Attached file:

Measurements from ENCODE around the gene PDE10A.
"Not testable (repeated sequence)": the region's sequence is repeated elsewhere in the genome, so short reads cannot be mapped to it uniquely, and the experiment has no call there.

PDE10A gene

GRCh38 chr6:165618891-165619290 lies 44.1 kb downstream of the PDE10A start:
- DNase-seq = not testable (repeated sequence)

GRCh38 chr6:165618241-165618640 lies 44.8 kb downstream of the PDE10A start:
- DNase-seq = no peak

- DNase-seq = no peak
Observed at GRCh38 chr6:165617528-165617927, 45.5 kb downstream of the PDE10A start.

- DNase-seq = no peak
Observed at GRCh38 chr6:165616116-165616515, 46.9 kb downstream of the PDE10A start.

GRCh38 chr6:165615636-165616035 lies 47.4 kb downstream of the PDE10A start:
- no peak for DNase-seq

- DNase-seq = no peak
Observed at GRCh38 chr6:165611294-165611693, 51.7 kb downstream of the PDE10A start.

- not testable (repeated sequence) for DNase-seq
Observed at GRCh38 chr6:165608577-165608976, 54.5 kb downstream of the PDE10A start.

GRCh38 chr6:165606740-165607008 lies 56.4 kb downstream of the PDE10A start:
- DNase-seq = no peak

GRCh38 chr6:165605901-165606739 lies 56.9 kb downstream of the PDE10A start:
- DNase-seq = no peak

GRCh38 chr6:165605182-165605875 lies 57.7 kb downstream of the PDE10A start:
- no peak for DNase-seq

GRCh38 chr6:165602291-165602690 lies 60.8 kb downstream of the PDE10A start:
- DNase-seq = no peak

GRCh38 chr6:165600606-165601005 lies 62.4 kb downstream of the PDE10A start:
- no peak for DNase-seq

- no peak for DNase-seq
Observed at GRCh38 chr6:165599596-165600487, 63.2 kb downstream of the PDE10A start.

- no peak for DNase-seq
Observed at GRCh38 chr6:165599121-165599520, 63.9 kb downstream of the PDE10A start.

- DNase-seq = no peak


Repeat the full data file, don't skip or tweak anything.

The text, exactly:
Measurements from ENCODE around the gene PDE10A.
"Not testable (repeated sequence)": the region's sequence is repeated elsewhere in the genome, so short reads cannot be mapped to it uniquely, and the experiment has no call there.

PDE10A gene

GRCh38 chr6:165618891-165619290 lies 44.1 kb downstream of the PDE10A start:
- DNase-seq = not testable (repeated sequence)

GRCh38 chr6:165618241-165618640 lies 44.8 kb downstream of the PDE10A start:
- DNase-seq = no peak

- DNase-seq = no peak
Observed at GRCh38 chr6:165617528-165617927, 45.5 kb downstream of the PDE10A start.

- DNase-seq = no peak
Observed at GRCh38 chr6:165616116-165616515, 46.9 kb downstream of the PDE10A start.

GRCh38 chr6:165615636-165616035 lies 47.4 kb downstream of the PDE10A start:
- no peak for DNase-seq

- DNase-seq = no peak
Observed at GRCh38 chr6:165611294-165611693, 51.7 kb downstream of the PDE10A start.

- not testable (repeated sequence) for DNase-seq
Observed at GRCh38 chr6:165608577-165608976, 54.5 kb downstream of the PDE10A start.

GRCh38 chr6:165606740-165607008 lies 56.4 kb downstream of the PDE10A start:
- DNase-seq = no peak

GRCh38 chr6:165605901-165606739 lies 56.9 kb downstream of the PDE10A start:
- DNase-seq = no peak

GRCh38 chr6:165605182-165605875 lies 57.7 kb downstream of the PDE10A start:
- no peak for DNase-seq

GRCh38 chr6:165602291-165602690 lies 60.8 kb downstream of the PDE10A start:
- DNase-seq = no peak

GRCh38 chr6:165600606-165601005 lies 62.4 kb downstream of the PDE10A start:
- no peak for DNase-seq

- no peak for DNase-seq
Observed at GRCh38 chr6:165599596-165600487, 63.2 kb downstream of the PDE10A start.

- no peak for DNase-seq
Observed at GRCh38 chr6:165599121-165599520, 63.9 kb downstream of the PDE10A start.

- DNase-seq = no peak